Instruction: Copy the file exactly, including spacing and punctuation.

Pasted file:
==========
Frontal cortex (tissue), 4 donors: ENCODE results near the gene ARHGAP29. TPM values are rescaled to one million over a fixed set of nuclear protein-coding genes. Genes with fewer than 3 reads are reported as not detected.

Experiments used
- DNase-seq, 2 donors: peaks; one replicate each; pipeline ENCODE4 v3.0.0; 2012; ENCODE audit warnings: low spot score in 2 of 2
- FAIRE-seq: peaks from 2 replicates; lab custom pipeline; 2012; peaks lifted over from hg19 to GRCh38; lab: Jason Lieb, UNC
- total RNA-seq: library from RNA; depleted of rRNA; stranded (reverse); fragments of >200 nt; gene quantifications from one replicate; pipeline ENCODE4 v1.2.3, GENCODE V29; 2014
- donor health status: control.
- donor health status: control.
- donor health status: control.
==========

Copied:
Frontal cortex (tissue), 4 donors: ENCODE results near the gene ARHGAP29. TPM values are rescaled to one million over a fixed set of nuclear protein-coding genes. Genes with fewer than 3 reads are reported as not detected.

Experiments used
- DNase-seq, 2 donors: peaks; one replicate each; pipeline ENCODE4 v3.0.0; 2012; ENCODE audit warnings: low spot score in 2 of 2
- FAIRE-seq: peaks from 2 replicates; lab custom pipeline; 2012; peaks lifted over from hg19 to GRCh38; lab: Jason Lieb, UNC
- total RNA-seq: library from RNA; depleted of rRNA; stranded (reverse); fragments of >200 nt; gene quantifications from one replicate; pipeline ENCODE4 v1.2.3, GENCODE V29; 2014
- donor health status: control.
- donor health status: control.
- donor health status: control.